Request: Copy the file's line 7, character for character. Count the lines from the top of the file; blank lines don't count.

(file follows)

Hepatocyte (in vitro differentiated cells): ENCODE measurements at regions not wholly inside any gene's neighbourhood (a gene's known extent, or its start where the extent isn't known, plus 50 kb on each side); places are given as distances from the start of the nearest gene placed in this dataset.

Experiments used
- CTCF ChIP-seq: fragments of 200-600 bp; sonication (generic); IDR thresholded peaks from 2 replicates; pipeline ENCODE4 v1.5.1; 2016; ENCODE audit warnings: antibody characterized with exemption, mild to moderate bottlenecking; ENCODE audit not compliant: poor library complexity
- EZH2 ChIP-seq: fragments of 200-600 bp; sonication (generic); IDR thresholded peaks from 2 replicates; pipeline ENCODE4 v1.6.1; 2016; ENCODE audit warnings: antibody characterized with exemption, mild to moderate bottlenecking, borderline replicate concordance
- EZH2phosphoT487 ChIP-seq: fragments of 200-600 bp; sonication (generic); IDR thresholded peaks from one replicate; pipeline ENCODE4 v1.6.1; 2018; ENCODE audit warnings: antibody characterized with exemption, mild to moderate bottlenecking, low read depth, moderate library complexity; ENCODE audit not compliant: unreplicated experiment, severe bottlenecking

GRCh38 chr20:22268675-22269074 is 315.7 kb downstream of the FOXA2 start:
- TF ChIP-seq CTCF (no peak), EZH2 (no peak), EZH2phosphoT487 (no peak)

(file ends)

- TF ChIP-seq CTCF (no peak), EZH2 (no peak), EZH2phosphoT487 (no peak)